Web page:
Human Rights Alert
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10-10-16 Chambers Handbook for Judges’ Law Clerks and Secretaries (Federal JudicialCenter1994)
Page numbers refer to page numbers printed at the bottom of the record itself.The only reference to PACER is copied below. No reference at all was found in the document to CM/ECF.However, that may be due to the date of publication of the Handbook.Page 1: “Law clerks and secretaries have no statutorily defined duties; they carry out their judges’instructions”.Page 1:
In most chambers, law clerks concentrate on legal research and writing, while secretaries have primaryresponsibility for administrative matters.”
B. Processing Litigation
The major steps in civil cases are as follows:• Plaintiff commences action by filing a complaint with the clerkof court.• Personal jurisdiction is obtained over defendant (e.g., by serviceof process).
E. Service of Summons and Complaint; Waiver of Service
The Federal Rules of Civil Procedure give the plaintiff the option ofnotifying a defendant of the commencement of a lawsuit by (1) servingthe defendant with a summons and a copy of the complaint, or (2)providing the defendant with written notice of the lawsuit, along witha request that the defendant waive service of the summons, in order toavoid the costs of service. Service of a summons or filing a waiver ofservice establishes jurisdiction over the person of a defendant, subjectto the territorial limits upon effective service contained in Federal Ruleof Civil Procedure 4(k).
A plaintiff electing to serve a summons on a defendant may presentthe summons to the deputy clerk either upon or after filing the complaint.If the summons is in proper form, the clerk signs it, places theseal of the court on it, and issues it to the plaintiff for service on thedefendant. A summons (or a copy of the summons, if it is addressed tomultiple defendants) must be issued for each defendant to be served.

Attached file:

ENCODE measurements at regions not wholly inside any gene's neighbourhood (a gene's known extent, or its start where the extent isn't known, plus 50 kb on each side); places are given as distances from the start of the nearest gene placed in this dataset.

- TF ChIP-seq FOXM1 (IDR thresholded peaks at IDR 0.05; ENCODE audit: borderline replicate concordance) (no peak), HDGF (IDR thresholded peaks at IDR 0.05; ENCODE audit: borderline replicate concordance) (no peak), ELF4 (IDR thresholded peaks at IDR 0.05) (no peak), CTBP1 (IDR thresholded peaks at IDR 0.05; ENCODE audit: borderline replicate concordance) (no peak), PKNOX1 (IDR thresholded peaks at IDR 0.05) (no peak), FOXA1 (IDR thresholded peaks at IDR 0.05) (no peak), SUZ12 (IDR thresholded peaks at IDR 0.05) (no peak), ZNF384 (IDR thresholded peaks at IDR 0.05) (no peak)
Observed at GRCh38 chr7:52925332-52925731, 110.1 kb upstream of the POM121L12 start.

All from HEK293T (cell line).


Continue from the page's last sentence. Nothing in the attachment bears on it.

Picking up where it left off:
The courts are increasingly assisted by computers. All chambers areequipped with personal computers for use by secretaries, and, in manychambers, law clerks also have access to personal computers. Whilethese are used primarily for word processing, other computer assistanceis available. CHASER (chamber access to electronic records), an automatedcase-management retrieval system for chambers that is now runningin pilot courts, helps judges and chambers staff access docketsheets, calendars, and motions information, as well as various statisticaland inventory reports and other data stored in the clerk of court’soffice. Some courts have PACER (public access to electronic records),which can now be made to perform many of the same functions. Thesesystems enable the judge or staff to determine, among other things,pending cases and the date of most recent activity, all pending motions,all matters under submission, and compliance with pretrial ordersand filing deadlines.
Digitally signedby Joseph Zernik DN: cn=Joseph